Although possible, total decarbonization is challenging as some carbon emissions prove very difficult to cut. For example, Scope 2 emissions (emissions from purchased or acquired electricity) can make it difficult to decarbonize if the region has no renewable sources of energy contributing to their electricity and no electricity companies offering renewable sources.  

Energy Alternatives 

The journey to total decarbonization heavily relies on the energy transition. Whether the goal is to reduce environmental impact, appeal to investors or consumers, or save money, switching to renewable energy sources can be rewarding for your business. Approximately 20% of electrical power in the U.S. comes from renewable energy. Wind accounts for 9.2%, hydropower makes up 6.3%, solar provides 2.8%, and the remainder is produced by biomass and geothermal energy. Renewable Energy Certificates (RECs) allow companies to invest in renewable energy sources without having to produce renewable energy themselves.    

Managing Your Carbon Output 

The first step of a carbon reduction plan is to calculate your carbon footprint. Understanding how much you are contributing to global emissions allows you to take responsibility for your actions and make measurable change. Carbon emissions calculators can be helpful in understanding the basic scope of your GHG emissions and helping your organization become carbon literate. Carbon literacy is having the knowledge and capacity to be able to make sustainable change that helps fight the impacts of climate change.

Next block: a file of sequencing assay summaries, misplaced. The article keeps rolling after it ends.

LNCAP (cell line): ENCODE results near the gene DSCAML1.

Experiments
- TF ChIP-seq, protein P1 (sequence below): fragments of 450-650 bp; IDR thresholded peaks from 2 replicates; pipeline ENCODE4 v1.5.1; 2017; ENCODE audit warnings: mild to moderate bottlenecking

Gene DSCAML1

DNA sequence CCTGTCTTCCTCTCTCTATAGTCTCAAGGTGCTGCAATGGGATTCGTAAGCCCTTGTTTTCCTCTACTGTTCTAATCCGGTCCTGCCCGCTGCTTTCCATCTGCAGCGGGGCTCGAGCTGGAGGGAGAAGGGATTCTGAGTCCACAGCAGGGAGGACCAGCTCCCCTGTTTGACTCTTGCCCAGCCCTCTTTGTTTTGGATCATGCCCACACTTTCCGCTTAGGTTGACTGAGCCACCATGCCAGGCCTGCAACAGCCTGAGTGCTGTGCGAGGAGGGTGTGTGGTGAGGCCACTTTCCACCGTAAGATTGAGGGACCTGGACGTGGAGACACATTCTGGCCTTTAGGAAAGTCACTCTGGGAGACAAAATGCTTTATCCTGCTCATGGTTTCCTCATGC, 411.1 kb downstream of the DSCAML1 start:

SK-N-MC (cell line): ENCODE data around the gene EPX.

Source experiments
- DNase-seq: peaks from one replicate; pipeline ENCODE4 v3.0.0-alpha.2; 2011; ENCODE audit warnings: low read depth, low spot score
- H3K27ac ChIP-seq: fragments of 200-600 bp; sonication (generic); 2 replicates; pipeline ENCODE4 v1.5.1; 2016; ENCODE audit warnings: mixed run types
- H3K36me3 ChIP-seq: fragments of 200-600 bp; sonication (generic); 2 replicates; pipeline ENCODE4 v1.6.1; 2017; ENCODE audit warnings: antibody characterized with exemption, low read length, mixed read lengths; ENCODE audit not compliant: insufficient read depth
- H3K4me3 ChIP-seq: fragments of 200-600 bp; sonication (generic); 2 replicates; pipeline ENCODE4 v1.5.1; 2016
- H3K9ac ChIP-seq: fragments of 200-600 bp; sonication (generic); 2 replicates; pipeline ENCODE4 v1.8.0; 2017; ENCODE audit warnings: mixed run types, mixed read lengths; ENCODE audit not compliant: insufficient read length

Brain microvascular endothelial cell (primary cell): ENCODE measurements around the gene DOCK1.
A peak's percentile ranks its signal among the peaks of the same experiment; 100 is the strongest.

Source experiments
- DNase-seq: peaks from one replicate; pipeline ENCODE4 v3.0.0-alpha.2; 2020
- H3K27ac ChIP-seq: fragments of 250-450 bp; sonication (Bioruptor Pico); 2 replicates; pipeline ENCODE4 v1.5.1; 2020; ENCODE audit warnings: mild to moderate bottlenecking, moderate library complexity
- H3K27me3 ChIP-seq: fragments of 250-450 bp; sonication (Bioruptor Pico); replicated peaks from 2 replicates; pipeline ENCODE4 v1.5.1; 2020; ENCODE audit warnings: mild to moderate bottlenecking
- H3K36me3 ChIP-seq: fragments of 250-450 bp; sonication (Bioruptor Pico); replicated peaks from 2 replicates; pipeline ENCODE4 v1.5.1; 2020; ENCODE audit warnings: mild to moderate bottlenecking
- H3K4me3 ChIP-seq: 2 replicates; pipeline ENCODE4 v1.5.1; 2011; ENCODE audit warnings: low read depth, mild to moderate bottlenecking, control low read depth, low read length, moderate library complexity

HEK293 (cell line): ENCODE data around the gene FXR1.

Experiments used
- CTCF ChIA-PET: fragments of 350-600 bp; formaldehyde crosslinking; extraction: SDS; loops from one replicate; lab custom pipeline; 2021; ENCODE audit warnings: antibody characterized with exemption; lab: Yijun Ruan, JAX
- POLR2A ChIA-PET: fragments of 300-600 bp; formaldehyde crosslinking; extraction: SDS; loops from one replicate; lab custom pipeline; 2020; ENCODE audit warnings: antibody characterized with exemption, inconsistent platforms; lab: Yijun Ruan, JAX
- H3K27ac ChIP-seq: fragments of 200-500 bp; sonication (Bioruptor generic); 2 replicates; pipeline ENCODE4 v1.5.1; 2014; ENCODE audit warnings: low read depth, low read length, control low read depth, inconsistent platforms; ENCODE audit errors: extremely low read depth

Once you calculate your carbon footprint, establishing a comprehensive carbon reduction plan is the next step in order to create realistic goals that are customized to your business and industry. Long-term goals provide focus and a vision for larger aspirations such as net zero emissions or even carbon neutrality. Carbon reduction plans give structure to those goals and help prioritize activities based on time, effort, and feasibility. Plans, such as Science Based Targets (SBTis), are formulated in accordance with the Paris Agreement to help fight climate change. They rely on reporting frameworks such as Sustainability Accounting Standards Board (SASB) and Global Reporting Initiative (GRI) for guidance.